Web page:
What eventually happened to the Cairns rainforest people?

The following (edited) report of June 1864 tells of the “little people’s” shocking demise:

“… awoke to the sound of much gunfire… came across a most despicable act of humanity… as if a great war had been fought… bloodied native corpses covering the grounds and in the stream waters… recognised these were the Dhi’lumi little peoples of … previous acquaintances… peppered with gunshot… his woman bearing signs of harsh raping… throat slashed… their daughter and son… killed part decapitated and hanging over a tree branch – the son less his manly wares… slaughter appears to have been immediate without warning… cooking fires were still burning… their shantys and possessions lay strewn about the ground… utter disgust that these shy, ancient and good people had been shot to their deaths… Who could have done such an evil and dastardly deed?”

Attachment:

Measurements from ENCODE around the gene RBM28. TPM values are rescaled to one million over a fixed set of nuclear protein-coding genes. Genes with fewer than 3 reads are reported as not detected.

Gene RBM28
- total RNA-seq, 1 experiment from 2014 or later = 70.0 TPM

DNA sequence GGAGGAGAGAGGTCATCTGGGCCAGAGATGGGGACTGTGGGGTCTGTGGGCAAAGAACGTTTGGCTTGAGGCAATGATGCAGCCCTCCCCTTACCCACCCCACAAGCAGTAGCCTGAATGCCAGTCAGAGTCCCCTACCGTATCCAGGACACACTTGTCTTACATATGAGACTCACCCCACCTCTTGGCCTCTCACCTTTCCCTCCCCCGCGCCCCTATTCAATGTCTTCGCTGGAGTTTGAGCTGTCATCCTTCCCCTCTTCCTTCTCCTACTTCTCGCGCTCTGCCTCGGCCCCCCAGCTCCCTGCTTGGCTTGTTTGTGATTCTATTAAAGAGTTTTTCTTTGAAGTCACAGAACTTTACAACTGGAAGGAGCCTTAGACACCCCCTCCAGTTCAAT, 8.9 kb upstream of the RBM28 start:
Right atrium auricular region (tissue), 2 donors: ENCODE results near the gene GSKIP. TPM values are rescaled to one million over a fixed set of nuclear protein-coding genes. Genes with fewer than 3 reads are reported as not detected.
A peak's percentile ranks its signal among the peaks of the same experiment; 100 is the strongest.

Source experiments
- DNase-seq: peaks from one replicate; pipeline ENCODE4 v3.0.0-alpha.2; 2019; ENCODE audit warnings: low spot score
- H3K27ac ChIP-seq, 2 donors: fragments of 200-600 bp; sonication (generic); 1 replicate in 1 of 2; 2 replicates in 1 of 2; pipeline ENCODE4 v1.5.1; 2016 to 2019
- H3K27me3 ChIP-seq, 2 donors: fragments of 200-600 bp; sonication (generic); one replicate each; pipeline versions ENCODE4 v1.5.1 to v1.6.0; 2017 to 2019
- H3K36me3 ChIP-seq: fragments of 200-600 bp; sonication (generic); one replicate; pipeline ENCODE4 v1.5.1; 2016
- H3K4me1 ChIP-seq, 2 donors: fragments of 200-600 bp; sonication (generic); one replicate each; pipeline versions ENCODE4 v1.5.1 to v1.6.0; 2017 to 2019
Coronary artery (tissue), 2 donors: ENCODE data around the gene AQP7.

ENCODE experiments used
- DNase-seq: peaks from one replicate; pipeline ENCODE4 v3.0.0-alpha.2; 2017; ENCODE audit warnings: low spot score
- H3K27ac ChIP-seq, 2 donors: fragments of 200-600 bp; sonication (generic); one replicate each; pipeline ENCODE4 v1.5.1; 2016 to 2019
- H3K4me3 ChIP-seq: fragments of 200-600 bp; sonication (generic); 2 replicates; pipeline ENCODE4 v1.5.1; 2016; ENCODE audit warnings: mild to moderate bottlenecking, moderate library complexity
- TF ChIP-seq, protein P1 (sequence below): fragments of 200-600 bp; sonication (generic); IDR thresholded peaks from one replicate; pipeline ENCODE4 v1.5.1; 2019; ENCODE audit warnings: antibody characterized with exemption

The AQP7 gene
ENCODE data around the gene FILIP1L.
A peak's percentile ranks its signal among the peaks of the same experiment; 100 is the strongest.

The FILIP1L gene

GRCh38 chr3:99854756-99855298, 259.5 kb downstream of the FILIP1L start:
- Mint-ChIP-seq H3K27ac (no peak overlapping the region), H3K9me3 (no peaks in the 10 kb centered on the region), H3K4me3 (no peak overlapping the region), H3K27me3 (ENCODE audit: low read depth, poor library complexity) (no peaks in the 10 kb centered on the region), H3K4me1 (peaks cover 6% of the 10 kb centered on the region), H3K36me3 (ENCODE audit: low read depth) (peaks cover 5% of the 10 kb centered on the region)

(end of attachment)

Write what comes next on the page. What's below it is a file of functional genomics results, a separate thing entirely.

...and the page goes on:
“… viewed the bloody scene with much contempt… none had survived. This last group of the Dhi’lumi were all quite dead… 43 members of the clan as I had counted… five old men and eleven other males were shot… their scrotums cut away… five old women and six young women… staked, tied down and then brutalised… signs of virginity lost or rampant bodily attacked then shot in the head… found six young boys and six young girls of the near ages of 9 to 12 years… brutalised in a most cruel manner similar to their mothers… blood seeping from their front and rear orifices. Bastards! Bastards! … The last were found in the tall water bushes of the stream… 4 young babies (2 boys and 2 girls)… their small throats cut open to dye the waters and left to die… lone act with the small children emptied my churning stomach of its full contents. What manner of animal could do such atrocities to another human being?”